Mary Ways for All Our Days
Patricia M. McCormack, IHM
My father was quick to say, “Show me who your friends are and I’ll tell you the kind of person you are.” Children dismiss that remark but parents know only too well how true it is. Our friends do influence our thinking and behavior. So do the personalities that we find in book characters, cartoons, TV, movie, and music celebrities. Over time, who and what feeds our mind begins to show in our attitudes and actions.
Heroes and heroines give perspective and example, direction and advice when we are alone or in the midst of peer pressure situations. Who are the heroes/heroines that contemporary children imitate? Do these spiritual companions lead young people to be respectful, responsive, self-controlled, responsible, kind, loving, generous, self-sacrificing, and forgiving? Or, as a pattern, do you and others observe attitudes that are rude, selfish, mean-spirited, or vengeful?
Saints (including private saints like grandpop or a particular aunt) modeled virtues such as total dependence on God (Mary), integrity (Thomas More), unshakable devotion to Christ in the poor (Teresa of Calcutta), zeal for souls (Patrick), and unconditional forgiveness (Maria Goretti). The saints are human guideposts whose lives inspire us and give us strength.
Mary is Queen of All Saints. Introduce children to Mary as mentor and model — a wise and trusted teacher, guide, counselor, and friend who is a standard for imitation. Seek her advice in decision-making and identify behavior based on hers. For example, taking soup to a sick neighbor is like Mary caring for Elizabeth (the Visitation), and being hospitable and including all people in your friendship is the way that Mary received shepherds and kings in the stable (the Nativity).
Family rituals that become annual events shape family memories. Some suggestions follow that can penetrate the family environment with Mary-ways.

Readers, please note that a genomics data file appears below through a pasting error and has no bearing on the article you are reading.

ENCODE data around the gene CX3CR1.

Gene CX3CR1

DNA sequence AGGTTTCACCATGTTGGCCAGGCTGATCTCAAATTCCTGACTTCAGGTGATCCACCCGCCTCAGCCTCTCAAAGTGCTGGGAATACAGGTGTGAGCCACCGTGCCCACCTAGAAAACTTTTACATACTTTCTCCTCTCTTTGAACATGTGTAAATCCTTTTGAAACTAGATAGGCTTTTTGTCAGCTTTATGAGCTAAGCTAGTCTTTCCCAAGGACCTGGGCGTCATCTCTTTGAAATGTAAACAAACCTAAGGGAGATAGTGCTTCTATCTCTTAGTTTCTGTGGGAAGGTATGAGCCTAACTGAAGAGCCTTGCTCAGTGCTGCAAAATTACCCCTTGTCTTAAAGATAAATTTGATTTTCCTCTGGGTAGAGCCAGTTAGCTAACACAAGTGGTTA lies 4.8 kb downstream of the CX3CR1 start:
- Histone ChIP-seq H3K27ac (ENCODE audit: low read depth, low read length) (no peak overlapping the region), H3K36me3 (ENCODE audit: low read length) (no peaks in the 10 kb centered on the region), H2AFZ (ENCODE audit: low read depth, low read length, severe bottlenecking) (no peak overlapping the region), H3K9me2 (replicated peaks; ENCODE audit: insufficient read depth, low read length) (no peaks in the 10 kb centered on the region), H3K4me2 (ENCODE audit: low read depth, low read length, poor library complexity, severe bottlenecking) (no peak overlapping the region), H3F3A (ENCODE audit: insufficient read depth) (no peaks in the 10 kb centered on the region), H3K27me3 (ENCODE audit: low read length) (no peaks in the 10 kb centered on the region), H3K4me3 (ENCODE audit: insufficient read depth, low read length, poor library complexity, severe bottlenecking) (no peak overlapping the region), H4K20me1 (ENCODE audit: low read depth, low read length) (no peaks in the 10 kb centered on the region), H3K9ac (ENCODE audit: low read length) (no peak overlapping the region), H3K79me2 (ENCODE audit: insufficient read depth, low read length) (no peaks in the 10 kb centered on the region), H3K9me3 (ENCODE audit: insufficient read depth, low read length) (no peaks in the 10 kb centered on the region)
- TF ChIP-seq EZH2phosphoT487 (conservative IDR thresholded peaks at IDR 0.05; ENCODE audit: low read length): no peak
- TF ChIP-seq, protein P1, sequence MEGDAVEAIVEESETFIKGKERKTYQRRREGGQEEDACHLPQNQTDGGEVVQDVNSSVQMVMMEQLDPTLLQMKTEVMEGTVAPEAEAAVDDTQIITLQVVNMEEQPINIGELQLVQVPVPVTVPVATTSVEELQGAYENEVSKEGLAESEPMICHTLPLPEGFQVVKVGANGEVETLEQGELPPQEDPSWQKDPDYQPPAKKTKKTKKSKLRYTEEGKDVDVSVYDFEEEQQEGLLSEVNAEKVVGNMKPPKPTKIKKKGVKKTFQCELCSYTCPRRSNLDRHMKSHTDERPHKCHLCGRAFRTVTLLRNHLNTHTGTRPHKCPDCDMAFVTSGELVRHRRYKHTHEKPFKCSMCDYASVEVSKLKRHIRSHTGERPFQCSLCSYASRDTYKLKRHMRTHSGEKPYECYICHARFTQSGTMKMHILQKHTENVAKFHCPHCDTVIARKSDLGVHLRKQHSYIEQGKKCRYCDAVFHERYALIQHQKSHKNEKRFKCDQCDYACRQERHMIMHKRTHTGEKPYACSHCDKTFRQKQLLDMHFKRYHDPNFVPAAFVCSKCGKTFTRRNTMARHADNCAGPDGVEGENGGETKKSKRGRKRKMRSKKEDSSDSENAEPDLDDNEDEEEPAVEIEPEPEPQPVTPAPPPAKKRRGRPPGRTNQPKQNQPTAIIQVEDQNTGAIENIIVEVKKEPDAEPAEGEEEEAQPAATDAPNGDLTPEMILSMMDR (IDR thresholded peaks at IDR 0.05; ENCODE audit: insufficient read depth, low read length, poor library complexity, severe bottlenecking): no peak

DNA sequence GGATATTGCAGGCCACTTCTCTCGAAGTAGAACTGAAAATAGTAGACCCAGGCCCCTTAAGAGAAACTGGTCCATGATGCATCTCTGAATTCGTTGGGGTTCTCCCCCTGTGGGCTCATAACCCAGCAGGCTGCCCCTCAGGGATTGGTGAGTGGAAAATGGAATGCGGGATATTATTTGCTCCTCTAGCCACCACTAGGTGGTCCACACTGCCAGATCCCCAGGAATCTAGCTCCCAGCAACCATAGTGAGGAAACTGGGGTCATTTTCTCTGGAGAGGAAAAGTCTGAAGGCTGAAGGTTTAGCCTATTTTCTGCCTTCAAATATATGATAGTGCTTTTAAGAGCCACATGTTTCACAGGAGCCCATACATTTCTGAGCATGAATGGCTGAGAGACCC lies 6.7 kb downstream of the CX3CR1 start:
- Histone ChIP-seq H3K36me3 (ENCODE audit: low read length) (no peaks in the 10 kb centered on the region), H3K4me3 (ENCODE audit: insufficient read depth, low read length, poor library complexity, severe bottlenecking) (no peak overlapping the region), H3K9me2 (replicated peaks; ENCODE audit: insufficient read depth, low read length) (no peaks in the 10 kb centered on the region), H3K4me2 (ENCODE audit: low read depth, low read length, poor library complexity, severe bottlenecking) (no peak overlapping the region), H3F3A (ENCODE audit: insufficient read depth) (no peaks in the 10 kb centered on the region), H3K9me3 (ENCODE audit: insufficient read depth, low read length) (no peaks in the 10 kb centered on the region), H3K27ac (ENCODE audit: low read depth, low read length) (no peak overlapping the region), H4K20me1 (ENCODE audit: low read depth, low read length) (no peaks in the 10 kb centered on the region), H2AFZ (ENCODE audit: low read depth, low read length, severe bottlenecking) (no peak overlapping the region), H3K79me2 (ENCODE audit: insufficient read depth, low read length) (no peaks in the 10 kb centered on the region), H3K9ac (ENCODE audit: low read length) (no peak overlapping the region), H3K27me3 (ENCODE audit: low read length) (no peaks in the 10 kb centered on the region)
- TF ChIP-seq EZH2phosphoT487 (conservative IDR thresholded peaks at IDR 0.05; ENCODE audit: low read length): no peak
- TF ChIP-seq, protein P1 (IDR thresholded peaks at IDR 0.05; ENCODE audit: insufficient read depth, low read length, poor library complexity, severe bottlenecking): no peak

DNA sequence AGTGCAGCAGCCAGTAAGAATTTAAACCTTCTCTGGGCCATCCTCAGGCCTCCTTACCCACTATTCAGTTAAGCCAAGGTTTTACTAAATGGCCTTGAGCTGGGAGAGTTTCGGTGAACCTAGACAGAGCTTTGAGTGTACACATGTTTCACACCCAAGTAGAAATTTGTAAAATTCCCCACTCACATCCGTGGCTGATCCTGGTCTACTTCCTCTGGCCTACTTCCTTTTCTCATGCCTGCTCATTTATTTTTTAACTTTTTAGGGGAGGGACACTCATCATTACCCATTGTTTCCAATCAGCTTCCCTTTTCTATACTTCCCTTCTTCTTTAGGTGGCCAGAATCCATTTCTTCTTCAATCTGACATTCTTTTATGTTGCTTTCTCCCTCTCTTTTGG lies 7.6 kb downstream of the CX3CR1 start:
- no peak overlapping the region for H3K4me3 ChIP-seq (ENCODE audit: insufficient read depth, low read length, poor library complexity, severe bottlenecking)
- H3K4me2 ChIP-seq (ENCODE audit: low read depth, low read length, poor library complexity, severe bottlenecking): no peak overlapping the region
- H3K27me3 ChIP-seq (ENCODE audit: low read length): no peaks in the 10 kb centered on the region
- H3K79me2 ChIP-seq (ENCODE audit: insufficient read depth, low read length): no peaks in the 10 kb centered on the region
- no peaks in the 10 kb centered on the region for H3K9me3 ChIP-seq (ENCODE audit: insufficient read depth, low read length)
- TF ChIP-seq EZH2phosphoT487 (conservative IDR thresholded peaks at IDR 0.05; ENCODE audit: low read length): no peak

Learn and Live Mary’s Words
Observe Mary Seasons Throughout the Year
Review the mysteries of the rosary during the month. Discuss the meaning of each mystery and lessons each contains. Remember, there are five Joyful, five Sorrowful, five Glorious, and five Luminous Mysteries of the Rosary.
Create a centerpiece on the family meal table of a statue, symbol, or icon of Mary. Crown a statue of Mary. Sing a favorite Marian hymn. Choose-by-lot a card or stick that has the name of a Mary-virtue on it. Practice that virtue for the day.
Punctuate the Year by Honoring the Major Feast Days of Mary
Develop Worship Practices and Activities to Celebrate Mary Feast Days
Tell or View Stories of Mary Apparitions (such as)
Teach Mary Prayers
Use Mary Feasts to Teach Faith Concepts
For example, on the feast of Sorrows (September 15) discuss the seven sorrows of Mary:
Dr. Pat McCormack, IHM, is an international consultant and public speaker on issues of whole-person formation. She taught in elementary and secondary schools; served as elementary school principal; and directed teacher education at the collegiate level. Sister Pat can be contacted at the IHM Office of Formative Support for Parents and Teachers.
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